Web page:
The State characterizes the transfer requirement as no more than a legislative response to the concern expressed in Gannon V that LOB funding should not be considered as an equivalent substitute for total foundation aid. Gannon V, 306 Kan. at 1203. Computation of total foundation aid incorporates weightings for at-risk and bilingual students, among other factors. In contrast, money received through the LOB makes no adjustment for those weightings, even though the amount a district may raise through its LOB is determined as the product of the adopted LOB percentage and the district's total foundation aid. The State contends the transfer requirement addresses that disconnect by requiring proportional use of LOB funds for the benefit of at-risk and bilingual students.
The adopted LOB percentage obviously varies among districts. Gannon V, 306 Kan. at 1204. The factors that affect calculation of total foundation aid, other than at-risk and bilingual weightings, also vary among districts. So when the amount of LOB funding and total foundation aid varies among districts, it is true that the per-pupil amounts transferred to at-risk and bilingual education funds will differ—even for districts with identical percentages of at-risk and bilingual students. Because of that, plaintiffs contend students in those different districts will not have substantially similar educational opportunities. Without explanation or rationale, plaintiffs assert the students in districts where lower per-pupil amounts are transferred will suffer discrimination “based solely on the wealth of the district and its ability to pass an election.”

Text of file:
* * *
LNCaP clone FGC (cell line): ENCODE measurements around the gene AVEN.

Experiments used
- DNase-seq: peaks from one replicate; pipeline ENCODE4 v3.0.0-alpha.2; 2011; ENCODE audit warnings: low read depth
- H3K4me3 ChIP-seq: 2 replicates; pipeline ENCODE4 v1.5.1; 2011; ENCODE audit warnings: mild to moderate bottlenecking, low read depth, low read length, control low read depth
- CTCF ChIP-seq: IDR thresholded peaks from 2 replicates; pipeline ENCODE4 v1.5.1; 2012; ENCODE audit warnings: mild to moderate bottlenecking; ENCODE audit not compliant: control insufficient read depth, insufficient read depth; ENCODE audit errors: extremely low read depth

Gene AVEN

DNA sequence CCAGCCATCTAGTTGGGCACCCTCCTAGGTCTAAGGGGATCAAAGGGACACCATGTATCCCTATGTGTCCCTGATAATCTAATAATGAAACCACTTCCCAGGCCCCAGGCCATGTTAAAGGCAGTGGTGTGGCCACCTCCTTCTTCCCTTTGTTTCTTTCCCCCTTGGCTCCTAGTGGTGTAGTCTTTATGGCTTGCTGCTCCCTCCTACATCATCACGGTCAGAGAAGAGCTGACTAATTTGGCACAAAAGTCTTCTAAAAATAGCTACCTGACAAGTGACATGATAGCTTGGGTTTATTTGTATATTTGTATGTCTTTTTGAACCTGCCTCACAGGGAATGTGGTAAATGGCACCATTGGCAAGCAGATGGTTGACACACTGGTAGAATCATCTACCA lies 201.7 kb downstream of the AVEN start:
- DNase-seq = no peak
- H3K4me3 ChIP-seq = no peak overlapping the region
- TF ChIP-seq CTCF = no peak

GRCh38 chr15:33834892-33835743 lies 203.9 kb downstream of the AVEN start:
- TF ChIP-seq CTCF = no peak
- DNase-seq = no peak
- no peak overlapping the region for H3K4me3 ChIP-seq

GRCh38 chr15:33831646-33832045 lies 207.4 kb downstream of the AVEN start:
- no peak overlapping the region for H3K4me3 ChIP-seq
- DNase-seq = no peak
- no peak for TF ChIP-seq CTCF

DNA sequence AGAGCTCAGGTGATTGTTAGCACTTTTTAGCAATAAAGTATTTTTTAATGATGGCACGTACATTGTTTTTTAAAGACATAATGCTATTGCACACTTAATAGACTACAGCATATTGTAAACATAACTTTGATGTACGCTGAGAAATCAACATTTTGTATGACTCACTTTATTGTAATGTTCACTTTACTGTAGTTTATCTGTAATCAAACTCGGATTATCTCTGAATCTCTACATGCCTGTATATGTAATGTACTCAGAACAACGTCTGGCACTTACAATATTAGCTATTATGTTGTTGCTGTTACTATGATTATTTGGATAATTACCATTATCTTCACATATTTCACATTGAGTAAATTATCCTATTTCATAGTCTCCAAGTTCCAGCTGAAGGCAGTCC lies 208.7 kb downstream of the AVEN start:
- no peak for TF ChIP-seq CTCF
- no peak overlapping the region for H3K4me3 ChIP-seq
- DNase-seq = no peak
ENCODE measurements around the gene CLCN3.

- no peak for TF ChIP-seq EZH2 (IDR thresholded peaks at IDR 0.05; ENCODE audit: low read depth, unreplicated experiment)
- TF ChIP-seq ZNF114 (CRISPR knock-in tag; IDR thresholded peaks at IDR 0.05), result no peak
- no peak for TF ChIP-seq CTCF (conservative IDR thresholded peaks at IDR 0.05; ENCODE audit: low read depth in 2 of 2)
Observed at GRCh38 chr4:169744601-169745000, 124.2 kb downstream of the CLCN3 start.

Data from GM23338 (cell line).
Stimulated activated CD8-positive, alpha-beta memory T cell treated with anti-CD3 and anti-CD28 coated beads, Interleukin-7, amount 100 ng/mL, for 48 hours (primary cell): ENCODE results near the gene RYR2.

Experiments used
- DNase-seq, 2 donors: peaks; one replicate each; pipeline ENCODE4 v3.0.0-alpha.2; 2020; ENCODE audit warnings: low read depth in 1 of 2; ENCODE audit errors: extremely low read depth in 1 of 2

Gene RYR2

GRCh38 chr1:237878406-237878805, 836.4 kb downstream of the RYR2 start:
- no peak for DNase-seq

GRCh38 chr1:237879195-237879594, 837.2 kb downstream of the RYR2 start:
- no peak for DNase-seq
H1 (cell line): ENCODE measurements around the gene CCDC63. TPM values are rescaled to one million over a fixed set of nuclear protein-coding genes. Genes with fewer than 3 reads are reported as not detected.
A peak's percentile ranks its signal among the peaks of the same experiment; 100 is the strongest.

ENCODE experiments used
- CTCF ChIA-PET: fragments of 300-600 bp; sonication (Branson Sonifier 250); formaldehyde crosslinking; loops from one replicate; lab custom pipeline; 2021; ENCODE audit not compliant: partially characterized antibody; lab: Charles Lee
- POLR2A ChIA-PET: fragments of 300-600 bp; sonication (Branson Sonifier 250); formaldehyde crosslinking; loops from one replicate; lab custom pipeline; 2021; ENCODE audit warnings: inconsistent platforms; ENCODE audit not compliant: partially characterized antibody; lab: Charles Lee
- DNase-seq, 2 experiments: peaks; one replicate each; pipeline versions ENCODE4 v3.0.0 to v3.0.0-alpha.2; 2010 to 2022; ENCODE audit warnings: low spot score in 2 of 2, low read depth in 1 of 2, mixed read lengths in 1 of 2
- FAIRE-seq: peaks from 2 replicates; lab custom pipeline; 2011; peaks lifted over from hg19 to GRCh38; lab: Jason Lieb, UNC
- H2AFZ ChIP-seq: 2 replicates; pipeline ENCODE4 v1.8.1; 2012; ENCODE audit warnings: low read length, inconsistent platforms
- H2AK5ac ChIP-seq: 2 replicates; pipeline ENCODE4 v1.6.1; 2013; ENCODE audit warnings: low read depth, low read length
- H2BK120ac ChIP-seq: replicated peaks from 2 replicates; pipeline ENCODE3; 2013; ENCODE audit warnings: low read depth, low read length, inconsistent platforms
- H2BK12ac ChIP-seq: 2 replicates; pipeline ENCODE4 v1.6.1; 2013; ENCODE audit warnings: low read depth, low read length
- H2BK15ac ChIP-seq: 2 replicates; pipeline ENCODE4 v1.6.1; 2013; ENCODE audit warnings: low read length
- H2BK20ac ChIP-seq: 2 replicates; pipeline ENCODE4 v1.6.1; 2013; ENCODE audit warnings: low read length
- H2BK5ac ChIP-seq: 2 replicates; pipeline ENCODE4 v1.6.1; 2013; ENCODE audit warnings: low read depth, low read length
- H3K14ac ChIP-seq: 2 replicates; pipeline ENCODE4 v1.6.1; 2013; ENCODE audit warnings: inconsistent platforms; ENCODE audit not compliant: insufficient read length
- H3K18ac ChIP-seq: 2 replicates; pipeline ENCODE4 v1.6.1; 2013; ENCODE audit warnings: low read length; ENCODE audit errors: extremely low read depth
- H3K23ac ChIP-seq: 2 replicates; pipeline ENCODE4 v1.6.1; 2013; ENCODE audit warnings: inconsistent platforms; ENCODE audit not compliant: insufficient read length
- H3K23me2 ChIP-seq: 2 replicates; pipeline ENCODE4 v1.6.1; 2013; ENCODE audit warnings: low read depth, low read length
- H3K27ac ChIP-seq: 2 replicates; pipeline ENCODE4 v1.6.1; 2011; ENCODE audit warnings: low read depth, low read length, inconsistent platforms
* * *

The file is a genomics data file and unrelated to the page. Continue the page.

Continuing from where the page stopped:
Contrary to plaintiffs' assertion of discrimination, all at-risk and bilingual students arguably benefit from earmarking and transferring existing LOB funds to accounts dedicated to their needs. In the absence of the requirement, the funds may or may not have been allocated to those purposes. The disparities among districts with similar numbers of at-risk and bilingual students preexisted 2018 legislation; they do not arise from the new requirement for allocation of funds to the educational needs of those students. We find no basis to conclude the transfer requirement causes a lack of reasonably equal access to substantially similar educational opportunity through similar tax effort. Gannon I, 298 Kan. at 1175 (stating equity test). And we find no merit in plaintiffs' argument.
Conclusion on equity